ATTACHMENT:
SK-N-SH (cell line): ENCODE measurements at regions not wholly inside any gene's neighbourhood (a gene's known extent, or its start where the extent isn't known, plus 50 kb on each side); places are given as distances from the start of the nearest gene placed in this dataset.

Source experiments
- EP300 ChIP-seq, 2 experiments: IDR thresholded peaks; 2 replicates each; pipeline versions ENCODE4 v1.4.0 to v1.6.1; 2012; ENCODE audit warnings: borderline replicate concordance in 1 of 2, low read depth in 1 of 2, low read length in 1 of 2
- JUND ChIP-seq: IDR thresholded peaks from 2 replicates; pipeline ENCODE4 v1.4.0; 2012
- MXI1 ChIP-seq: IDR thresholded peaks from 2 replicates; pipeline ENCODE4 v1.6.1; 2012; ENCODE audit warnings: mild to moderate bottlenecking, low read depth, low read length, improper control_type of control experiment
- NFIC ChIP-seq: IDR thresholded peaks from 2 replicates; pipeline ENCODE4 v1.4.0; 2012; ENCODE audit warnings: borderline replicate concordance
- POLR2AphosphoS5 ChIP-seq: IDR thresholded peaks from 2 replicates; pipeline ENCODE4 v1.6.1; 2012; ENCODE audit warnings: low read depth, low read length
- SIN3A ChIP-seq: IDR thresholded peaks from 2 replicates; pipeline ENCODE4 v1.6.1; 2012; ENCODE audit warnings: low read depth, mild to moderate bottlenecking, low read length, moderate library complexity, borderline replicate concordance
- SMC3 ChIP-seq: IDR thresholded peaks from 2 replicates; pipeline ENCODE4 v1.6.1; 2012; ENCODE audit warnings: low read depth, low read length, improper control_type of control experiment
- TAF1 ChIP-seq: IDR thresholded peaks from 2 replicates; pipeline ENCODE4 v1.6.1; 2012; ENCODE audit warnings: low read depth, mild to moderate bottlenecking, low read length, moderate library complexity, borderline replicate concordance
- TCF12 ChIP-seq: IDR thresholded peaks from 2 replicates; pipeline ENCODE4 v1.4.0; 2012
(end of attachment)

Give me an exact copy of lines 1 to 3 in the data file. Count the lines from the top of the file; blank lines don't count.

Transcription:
SK-N-SH (cell line): ENCODE measurements at regions not wholly inside any gene's neighbourhood (a gene's known extent, or its start where the extent isn't known, plus 50 kb on each side); places are given as distances from the start of the nearest gene placed in this dataset.

Source experiments
- EP300 ChIP-seq, 2 experiments: IDR thresholded peaks; 2 replicates each; pipeline versions ENCODE4 v1.4.0 to v1.6.1; 2012; ENCODE audit warnings: borderline replicate concordance in 1 of 2, low read depth in 1 of 2, low read length in 1 of 2